And the more I read and pray the more frustrated and desperate I become.
I envy my friend who converted to Catholicism. I really do. He’s settled on this and happy. I’m neither. The matter isn’t settled for me. Not in my head, not in my heart. I’m unhappy with my own personal spiritual life and frustrated with the confusion. I can’t seem to reconcile all the conflicting data. Meanwhile I just want to be closer to God but don’t seem to feel that happening. And the old evangelical standbys of “just read your Bible and pray” or “have a daily quiet time” aren’t cutting it. It’s just not that simple. At least not for me.
We like the Anglican church we’re attending, but we’re torn. Still trying to sort out what’s best for the kids and wishing we could combine parts of the Methodist church we were attending (specifically that children’s program) with the liturgy and reverence here. I wish I knew more of the hymns. And it would be nice to feel more settled on the question of paedobaptism.
This is hard. I think I believed I was done wrestling with the big theological issues after I got past my “cage-phase” Calvinist years. I couldn’t have been more wrong. And while at times it’s stimulating and exciting, right now it’s tiring and frustrating and confusing.
And I think this is the best I’m going to be able to do to put the myriad thoughts swirling around in my head into words. Please pray for me and my family.
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We’re continuing to enjoy the Anglican church. The liturgy is pretty and I like that I actively participate throughout the service rather than just during the singing portion in the beginning.
But I think beyond any of the philosophical or theological arguments for a liturgical service or anything like that, right now the thing I am enjoying most is the quiet and the reverence. It gives me a sense of peace and calm. I don’t think I realized how sometimes the contemporary style with all that goes with it added to the frenetic feeling you get from life and work and raising kids and all that stuff. Something about the way things are done in a more traditional, liturgical setting feels like I stepped out of this crazy world for 90 minutes and can take a breath, pause, reflect, hear, repair. The setting, unlike your average modern worship center that could just as well be a local concert hall or school auditorium, gives you a visual indication from the minute you walk in that you’ve stepped into a place that is “other than.” It’s set apart for worship and you can leave the craziness of your everyday life outside for a few sweet minutes and meet with God.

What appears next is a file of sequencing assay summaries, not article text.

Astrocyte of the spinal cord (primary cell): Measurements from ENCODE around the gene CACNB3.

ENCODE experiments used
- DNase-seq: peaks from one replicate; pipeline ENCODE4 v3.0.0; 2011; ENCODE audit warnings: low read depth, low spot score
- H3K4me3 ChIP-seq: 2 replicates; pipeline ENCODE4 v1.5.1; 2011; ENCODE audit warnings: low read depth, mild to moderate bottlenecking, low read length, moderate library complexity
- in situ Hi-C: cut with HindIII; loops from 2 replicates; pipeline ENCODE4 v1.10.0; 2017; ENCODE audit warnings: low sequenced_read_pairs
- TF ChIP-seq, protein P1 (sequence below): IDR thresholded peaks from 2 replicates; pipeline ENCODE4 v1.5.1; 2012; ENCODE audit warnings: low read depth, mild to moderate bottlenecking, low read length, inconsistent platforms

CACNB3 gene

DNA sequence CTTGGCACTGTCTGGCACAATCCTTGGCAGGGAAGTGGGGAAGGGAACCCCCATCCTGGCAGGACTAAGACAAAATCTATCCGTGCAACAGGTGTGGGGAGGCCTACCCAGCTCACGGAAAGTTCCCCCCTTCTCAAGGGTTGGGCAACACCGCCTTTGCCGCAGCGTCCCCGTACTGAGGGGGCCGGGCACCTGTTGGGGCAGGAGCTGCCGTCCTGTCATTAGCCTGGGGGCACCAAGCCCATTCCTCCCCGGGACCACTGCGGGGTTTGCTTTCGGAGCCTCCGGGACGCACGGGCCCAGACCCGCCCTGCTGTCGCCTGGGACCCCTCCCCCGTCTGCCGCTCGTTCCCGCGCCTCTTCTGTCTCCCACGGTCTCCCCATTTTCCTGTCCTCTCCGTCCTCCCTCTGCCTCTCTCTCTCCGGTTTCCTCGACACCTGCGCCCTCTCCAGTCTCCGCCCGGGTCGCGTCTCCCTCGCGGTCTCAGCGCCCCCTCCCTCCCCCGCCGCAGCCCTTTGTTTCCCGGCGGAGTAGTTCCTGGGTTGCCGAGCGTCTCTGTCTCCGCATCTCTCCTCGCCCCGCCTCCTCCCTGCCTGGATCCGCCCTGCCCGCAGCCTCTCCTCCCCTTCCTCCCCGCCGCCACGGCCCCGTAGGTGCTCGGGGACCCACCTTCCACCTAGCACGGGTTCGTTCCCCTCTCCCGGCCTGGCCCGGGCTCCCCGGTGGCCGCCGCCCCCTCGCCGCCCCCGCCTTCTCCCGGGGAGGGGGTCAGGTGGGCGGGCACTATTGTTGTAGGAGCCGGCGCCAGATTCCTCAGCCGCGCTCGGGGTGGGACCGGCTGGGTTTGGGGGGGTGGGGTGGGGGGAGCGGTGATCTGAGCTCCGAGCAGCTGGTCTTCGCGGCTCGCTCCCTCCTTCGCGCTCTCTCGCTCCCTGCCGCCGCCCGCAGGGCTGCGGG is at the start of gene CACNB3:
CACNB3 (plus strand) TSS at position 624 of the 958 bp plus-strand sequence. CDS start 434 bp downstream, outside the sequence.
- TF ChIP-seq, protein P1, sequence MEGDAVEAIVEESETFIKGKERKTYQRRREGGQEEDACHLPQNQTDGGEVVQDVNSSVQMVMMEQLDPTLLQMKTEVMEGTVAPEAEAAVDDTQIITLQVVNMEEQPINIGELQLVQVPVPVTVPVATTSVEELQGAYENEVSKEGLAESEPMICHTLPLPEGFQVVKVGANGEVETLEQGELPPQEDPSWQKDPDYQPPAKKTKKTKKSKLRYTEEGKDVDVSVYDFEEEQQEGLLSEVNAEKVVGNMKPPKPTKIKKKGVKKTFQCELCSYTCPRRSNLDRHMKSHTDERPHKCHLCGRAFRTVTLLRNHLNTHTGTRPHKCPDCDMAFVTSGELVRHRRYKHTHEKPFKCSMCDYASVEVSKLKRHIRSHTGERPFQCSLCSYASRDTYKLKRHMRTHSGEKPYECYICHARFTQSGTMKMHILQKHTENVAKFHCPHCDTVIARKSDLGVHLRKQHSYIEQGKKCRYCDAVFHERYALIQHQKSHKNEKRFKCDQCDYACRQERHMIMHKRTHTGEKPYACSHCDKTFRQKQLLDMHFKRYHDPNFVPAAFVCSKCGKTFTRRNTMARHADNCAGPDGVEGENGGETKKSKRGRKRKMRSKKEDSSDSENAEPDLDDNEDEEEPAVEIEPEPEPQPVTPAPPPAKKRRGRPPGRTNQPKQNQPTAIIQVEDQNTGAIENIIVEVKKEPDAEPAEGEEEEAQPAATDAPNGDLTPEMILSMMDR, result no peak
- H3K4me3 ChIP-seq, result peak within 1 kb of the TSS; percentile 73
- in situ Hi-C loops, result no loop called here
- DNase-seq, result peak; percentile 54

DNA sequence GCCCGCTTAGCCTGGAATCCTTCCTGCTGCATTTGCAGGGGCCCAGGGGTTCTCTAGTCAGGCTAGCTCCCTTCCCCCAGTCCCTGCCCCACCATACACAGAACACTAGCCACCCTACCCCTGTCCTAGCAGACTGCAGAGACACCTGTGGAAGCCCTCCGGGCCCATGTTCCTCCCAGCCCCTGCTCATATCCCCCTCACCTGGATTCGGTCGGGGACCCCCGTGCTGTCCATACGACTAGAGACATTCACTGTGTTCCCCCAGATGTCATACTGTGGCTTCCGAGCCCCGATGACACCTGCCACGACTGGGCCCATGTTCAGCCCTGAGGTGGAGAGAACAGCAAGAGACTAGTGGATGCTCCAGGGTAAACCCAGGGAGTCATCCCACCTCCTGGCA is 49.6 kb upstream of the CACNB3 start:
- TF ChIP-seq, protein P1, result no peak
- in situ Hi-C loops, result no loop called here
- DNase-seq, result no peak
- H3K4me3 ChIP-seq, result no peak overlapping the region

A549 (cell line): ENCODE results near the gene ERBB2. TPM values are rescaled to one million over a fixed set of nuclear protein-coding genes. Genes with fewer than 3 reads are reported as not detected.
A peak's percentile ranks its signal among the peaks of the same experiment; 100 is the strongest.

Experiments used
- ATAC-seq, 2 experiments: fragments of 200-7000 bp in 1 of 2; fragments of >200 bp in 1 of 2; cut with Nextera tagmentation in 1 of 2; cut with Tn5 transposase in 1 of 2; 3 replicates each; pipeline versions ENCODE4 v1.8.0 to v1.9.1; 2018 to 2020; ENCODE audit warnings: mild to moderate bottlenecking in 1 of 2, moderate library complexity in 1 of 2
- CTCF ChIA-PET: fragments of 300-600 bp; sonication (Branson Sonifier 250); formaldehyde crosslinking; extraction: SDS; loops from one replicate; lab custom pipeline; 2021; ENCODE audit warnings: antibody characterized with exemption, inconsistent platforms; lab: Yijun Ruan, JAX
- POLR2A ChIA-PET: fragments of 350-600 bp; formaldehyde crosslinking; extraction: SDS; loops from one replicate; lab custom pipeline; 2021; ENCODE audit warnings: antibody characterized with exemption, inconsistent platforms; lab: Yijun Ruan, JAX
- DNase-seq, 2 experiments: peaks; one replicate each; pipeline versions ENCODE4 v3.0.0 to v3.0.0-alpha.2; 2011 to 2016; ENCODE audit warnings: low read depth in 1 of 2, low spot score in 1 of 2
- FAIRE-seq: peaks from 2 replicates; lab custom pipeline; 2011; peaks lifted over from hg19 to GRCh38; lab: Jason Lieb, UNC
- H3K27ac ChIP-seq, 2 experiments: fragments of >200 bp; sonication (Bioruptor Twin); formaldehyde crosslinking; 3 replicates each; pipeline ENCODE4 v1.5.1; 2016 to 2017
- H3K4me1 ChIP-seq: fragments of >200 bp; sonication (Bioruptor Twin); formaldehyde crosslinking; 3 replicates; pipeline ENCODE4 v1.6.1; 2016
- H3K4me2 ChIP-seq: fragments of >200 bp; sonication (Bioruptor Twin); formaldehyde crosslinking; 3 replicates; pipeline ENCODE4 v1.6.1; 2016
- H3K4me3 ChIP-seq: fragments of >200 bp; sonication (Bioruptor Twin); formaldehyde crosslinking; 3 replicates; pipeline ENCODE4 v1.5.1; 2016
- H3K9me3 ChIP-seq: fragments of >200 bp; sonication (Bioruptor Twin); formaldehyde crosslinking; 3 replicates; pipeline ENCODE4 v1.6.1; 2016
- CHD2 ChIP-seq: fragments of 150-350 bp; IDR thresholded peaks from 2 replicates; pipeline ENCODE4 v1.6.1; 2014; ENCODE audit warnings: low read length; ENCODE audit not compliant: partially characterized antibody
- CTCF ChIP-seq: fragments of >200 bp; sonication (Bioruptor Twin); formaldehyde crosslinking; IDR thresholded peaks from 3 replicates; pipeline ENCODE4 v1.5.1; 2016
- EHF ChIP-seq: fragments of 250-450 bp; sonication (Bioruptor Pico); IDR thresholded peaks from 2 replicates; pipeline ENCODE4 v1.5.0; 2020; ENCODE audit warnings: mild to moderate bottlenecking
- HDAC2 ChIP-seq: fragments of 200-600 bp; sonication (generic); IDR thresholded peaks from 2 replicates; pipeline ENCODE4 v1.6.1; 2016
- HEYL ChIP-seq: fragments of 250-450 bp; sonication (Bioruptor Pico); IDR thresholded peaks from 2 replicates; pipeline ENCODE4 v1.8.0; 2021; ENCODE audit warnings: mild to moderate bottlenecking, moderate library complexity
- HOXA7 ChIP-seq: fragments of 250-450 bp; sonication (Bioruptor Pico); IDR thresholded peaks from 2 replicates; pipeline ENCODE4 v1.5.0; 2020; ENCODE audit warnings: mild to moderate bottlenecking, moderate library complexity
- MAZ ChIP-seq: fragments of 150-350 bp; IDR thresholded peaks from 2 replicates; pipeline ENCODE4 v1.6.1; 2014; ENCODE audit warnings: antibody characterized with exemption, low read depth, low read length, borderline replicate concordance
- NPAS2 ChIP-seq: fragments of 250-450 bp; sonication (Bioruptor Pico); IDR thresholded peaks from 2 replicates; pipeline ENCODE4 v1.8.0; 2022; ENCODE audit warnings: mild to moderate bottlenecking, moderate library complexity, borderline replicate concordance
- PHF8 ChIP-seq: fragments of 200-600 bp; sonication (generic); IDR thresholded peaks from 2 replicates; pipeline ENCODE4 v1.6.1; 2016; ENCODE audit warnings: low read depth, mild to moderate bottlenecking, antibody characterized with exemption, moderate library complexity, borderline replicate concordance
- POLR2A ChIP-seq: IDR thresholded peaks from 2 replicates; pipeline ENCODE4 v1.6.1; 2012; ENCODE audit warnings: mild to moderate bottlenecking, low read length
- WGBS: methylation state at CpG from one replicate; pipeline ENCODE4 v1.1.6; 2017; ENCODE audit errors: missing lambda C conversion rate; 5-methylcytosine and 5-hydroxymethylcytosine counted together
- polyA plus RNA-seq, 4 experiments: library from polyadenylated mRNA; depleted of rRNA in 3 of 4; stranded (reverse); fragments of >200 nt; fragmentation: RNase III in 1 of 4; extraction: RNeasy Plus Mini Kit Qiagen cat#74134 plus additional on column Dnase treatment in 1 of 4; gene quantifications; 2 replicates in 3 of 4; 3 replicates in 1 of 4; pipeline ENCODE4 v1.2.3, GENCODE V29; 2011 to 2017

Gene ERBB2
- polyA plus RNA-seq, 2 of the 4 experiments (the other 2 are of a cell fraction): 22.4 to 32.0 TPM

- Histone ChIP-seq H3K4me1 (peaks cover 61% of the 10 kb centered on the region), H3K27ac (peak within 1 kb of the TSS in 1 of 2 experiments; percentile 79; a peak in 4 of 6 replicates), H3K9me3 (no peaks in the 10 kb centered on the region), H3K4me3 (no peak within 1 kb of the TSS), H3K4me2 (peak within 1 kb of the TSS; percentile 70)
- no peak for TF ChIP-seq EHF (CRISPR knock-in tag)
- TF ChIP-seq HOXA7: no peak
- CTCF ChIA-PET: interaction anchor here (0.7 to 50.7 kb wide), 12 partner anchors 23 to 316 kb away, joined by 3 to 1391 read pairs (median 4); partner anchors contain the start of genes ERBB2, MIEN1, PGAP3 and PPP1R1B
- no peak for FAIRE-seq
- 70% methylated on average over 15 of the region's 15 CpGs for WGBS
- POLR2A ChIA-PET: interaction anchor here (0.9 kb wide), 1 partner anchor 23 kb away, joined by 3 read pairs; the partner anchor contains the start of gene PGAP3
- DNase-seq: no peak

It’s not that I didn’t get that from previous church experiences at all. Just the act of going to worship and hearing the Word taught well and taught faithfully is rejuvenating and life-giving. And sometimes the upbeat songs were encouraging when I was down or worried. But I’ve come to appreciate stillness and quiet, reflection and contemplation and that’s what I’m getting right now from this experience.
I know that liturgy is just as much about what you offer to God as what you receive. And I hate to focus only on what I’m getting out of it. But it’s where I am right now in my thoughts. I’m being drawn in and it’s making me hunger for more of it. We may not end up staying here with this particular parish, but I hope we do or if not, God will help us find a place similar where He wants us planted and taking root.
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